Ave Maria, gemma virginum
is a canon 8 ex 4 at two breves’ distance at the octave. (In the Parisian print of 1534 in which the motet appears, no indication of the canonic interval is given: it would therefore be technically possible to perform it as an eight-part unison canon, though this would create an extremely congested texture.) Perhaps because a canon at the unison is even more restricted than other intervals—the danger of repetitious harmony being ever-present—Ave Maria
is only thirty-five breves in length, less than half the duration of Nesciens mater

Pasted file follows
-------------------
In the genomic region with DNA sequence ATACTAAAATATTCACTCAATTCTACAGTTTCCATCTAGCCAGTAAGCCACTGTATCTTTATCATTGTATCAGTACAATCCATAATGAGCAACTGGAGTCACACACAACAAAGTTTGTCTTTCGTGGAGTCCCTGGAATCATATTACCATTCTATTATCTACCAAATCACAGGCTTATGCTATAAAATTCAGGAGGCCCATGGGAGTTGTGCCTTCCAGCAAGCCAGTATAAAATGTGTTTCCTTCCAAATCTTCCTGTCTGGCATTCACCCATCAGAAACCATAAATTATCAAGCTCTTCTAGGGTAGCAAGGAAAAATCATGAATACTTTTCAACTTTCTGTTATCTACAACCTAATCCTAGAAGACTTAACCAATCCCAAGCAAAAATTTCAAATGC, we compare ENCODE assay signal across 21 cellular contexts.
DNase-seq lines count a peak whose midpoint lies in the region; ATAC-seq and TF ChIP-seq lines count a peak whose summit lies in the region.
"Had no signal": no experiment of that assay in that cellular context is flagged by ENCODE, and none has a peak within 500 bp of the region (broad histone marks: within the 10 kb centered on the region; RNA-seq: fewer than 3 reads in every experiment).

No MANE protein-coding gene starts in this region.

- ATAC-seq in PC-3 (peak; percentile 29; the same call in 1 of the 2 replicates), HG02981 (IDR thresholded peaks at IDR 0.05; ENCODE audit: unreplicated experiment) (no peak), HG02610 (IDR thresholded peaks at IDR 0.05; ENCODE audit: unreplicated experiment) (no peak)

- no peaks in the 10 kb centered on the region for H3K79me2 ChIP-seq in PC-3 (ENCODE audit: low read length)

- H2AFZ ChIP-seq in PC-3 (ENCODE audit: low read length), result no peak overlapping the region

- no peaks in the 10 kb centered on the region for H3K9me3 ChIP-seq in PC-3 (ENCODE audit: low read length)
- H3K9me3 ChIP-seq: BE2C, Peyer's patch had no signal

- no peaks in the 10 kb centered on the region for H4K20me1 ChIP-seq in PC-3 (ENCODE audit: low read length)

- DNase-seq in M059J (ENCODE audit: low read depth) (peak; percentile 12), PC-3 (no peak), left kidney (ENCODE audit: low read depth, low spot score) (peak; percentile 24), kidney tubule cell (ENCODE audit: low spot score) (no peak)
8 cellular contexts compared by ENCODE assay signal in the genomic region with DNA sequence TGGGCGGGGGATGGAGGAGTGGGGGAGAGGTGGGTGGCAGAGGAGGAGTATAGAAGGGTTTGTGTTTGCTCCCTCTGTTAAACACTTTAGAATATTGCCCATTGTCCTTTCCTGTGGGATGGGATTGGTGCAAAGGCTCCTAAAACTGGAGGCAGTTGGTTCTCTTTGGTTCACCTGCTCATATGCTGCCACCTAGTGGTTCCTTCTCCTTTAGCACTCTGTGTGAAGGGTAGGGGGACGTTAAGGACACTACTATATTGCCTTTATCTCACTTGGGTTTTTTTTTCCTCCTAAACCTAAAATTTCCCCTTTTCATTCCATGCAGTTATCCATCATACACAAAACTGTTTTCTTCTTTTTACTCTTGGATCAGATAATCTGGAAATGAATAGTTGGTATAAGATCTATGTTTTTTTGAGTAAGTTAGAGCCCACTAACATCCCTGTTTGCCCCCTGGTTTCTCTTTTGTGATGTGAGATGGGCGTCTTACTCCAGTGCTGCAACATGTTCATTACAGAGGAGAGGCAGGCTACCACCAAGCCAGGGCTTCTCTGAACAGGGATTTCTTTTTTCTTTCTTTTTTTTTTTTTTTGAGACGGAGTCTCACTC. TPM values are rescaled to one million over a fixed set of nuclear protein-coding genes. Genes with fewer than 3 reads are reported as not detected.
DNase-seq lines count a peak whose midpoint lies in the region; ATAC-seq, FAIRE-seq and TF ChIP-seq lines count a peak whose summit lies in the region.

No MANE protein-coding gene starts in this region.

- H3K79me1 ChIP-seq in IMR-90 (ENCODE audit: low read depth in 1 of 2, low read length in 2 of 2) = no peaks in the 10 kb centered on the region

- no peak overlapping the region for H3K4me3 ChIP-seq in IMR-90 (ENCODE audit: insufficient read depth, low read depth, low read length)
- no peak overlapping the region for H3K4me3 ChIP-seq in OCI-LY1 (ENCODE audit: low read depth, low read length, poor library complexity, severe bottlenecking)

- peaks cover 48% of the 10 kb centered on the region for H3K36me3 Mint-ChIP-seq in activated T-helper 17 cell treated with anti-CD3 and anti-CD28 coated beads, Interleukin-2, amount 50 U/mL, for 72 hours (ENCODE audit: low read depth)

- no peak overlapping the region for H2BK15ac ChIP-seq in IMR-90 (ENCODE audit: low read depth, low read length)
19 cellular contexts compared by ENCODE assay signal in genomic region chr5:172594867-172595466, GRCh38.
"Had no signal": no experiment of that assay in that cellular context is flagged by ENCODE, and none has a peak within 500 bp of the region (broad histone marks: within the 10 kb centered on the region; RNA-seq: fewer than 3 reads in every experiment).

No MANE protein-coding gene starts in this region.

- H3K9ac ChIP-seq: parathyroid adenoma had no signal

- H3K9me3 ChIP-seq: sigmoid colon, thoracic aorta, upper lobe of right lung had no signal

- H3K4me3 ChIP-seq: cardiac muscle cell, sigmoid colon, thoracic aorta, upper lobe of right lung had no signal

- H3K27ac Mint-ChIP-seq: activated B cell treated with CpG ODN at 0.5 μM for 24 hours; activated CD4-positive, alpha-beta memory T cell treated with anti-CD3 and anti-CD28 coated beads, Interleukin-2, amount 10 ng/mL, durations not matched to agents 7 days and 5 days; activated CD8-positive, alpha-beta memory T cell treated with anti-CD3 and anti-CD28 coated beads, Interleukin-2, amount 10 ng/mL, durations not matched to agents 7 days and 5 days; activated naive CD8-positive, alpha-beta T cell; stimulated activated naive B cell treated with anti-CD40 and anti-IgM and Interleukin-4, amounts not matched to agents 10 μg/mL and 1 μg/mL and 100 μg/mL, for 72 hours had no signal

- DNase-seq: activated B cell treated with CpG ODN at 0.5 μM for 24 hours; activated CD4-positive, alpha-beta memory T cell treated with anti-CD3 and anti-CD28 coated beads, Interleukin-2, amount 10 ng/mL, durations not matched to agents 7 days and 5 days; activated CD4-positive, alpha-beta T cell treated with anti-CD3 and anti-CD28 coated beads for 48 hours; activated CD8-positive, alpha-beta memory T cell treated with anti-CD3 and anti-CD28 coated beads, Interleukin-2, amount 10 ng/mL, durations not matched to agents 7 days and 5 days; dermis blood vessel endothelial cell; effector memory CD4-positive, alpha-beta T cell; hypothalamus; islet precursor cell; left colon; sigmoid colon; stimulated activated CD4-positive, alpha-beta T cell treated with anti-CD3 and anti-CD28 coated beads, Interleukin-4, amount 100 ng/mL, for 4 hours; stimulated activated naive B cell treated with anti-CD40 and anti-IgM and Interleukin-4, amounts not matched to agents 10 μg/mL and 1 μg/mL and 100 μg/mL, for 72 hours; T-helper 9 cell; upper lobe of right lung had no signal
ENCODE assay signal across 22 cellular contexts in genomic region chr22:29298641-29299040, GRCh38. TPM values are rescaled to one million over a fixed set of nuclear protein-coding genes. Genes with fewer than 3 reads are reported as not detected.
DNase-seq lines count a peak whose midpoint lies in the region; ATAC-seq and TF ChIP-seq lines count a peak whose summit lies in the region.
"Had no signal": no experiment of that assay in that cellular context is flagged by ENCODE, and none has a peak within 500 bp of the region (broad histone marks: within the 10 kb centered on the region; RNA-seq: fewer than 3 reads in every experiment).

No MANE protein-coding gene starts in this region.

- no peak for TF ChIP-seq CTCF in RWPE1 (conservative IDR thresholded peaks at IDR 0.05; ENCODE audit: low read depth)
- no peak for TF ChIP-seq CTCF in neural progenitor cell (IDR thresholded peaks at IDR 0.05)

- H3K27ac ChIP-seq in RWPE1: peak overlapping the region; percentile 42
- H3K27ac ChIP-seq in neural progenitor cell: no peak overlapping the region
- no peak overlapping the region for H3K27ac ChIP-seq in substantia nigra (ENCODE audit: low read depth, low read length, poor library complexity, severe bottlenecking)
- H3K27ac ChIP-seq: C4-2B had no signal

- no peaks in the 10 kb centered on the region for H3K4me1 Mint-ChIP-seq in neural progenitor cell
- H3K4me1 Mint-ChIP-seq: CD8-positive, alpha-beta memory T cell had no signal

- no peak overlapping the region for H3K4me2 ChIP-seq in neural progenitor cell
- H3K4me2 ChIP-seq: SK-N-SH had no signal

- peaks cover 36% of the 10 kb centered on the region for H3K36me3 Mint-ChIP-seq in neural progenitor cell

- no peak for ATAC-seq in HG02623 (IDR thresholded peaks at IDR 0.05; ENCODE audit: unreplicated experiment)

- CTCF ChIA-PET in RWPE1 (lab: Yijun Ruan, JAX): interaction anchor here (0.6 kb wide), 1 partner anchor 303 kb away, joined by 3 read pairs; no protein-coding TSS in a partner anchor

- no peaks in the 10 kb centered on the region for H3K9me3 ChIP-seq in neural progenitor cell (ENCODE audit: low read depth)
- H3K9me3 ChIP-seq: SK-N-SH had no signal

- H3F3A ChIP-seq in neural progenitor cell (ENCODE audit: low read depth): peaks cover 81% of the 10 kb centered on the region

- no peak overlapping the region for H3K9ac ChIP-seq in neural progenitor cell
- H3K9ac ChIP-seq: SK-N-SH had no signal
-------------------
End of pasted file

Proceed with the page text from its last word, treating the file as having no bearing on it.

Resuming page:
. Modally speaking it presents a relatively unusual case of a D-mode with B flat, corresponding more closely to the modern minor mode than is usual for so early a piece. The resulting plangent tone of supplication is highly suitable for the text, which pleads for Mary’s intercession at our time of death. As its title suggests, this motet is a miniature gem, which deserves to be better known.
from notes by Stephen Rice © 2012